The electronic device 102 may combine the target spectrum 488 (508). For example, the electronic device 102 may combine multiple frequency bands to generate a target spectrum 488 (508). In some implementations, if the electronic device 102 determines 506 that the signal-to-noise ratio of the frequency band is below the first threshold, then combining 508 the target spectrum 488 may result in a speech reference spectrum 486) with a portion of the speech template spectrum 484. [0086] The target spectrum 488 may include one or more of a portion of the speech reference spectrum 486 and a portion of the speech template spectrum 484. In some arrangements, the electronic device 102 may replace portions of the speech reference spectrum 486 with a speech template spectrum 484. The portion of the speech reference spectrum 486 that is being replaced may include one or more bands where the signal-to-noise ratio is lower than the first threshold. For example, if the signal-to-noise ratio for one or more bands is lower than the first threshold, the electronic device 102 may determine a codebook (e.g., a speech template spectrum 484) for the closest match contour You can also search. The electronic device 102 may then replace the portion of the speech reference spectrum 486 with that portion of the speech template spectrum 484. In this way, the electronic device 102 may optionally use the speech template spectrum 484 for cases where the signal-to-noise ratio is too low to reliably determine the input voice (e.g., speech) contour. In some arrangements, combining (508) the target spectrum 488 may comprise generating harmonic synthesis.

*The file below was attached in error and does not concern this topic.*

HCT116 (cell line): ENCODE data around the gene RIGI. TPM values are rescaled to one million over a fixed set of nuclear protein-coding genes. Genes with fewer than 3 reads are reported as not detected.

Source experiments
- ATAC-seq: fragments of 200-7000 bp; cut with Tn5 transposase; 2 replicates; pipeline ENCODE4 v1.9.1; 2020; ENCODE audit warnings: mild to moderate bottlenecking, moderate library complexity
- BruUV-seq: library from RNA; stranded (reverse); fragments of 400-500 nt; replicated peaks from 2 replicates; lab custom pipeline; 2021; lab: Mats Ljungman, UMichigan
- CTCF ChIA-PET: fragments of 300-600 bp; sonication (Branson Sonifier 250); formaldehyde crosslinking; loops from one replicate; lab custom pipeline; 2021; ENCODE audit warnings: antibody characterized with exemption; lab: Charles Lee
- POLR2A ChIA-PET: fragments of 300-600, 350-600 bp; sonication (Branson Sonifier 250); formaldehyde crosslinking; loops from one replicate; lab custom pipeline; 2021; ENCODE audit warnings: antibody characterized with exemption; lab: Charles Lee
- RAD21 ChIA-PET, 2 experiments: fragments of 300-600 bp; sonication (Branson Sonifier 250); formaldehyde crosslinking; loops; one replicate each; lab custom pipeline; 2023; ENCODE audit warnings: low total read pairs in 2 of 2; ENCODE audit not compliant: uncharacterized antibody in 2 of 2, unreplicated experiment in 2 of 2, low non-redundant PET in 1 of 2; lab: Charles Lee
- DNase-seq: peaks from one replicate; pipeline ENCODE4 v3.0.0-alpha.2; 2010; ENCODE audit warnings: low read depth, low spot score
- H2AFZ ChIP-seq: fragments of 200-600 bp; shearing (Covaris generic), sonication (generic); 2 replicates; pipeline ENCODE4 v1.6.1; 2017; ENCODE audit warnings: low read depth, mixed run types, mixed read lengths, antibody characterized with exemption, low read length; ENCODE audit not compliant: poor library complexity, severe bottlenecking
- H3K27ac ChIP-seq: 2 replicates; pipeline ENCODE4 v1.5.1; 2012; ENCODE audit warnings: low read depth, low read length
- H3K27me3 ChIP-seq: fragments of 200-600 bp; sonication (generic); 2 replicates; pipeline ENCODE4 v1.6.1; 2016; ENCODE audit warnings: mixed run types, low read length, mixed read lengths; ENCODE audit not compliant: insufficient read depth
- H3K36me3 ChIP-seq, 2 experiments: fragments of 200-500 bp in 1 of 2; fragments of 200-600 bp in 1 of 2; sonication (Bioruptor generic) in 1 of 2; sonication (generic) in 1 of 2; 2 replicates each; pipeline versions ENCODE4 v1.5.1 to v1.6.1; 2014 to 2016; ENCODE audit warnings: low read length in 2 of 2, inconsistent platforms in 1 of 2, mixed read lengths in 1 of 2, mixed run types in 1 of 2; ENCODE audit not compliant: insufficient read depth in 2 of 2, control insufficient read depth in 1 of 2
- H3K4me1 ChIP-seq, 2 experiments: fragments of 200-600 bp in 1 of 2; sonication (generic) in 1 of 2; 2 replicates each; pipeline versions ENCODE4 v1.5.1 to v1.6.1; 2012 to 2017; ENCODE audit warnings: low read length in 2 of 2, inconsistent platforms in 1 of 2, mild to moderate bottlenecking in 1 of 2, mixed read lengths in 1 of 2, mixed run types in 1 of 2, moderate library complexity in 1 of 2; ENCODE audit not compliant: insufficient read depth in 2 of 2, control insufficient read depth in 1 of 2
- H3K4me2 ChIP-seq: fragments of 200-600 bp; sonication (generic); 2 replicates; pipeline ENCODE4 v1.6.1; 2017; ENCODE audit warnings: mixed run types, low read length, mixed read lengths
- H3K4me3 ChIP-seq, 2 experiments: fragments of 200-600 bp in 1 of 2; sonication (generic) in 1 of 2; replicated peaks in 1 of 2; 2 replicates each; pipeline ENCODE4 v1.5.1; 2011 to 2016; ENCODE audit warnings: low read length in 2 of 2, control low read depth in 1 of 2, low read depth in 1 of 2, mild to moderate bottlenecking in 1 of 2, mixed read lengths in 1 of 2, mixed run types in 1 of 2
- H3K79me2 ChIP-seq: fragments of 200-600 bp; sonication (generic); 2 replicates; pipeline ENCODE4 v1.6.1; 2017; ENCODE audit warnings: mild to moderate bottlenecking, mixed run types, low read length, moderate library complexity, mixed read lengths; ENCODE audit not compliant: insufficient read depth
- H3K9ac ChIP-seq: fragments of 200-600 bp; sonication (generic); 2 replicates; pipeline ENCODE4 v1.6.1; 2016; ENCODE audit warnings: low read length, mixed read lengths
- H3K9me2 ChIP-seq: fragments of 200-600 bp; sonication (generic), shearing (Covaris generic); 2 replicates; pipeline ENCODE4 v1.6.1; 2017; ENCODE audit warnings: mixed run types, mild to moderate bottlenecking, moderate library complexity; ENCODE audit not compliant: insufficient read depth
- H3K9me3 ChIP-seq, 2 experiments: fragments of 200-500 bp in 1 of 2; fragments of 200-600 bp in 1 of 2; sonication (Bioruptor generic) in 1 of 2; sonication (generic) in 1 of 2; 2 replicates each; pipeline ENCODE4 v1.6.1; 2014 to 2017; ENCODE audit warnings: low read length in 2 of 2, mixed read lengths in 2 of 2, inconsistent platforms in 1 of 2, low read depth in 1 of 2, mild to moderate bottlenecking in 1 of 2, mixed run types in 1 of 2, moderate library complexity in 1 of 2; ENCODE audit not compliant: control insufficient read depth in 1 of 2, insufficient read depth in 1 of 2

If the electronic device 102 determines 506 that the signal-to-noise ratio of the frequency band is not lower than the first threshold, then combining 508 the target spectrum 488 may result in a combination of portions of the speech reference spectrum 486 . ≪ / RTI > In some instances, the speech reference spectrum 486 may be based on an input spectrum. In some arrangements, the portion of the speech reference spectrum 486 included may correspond to frequency bands representing signal-to-noise ratios greater than the first threshold. In some implementations, the method 500 may further comprise suppressing residual noise based on the plurality of audio signals.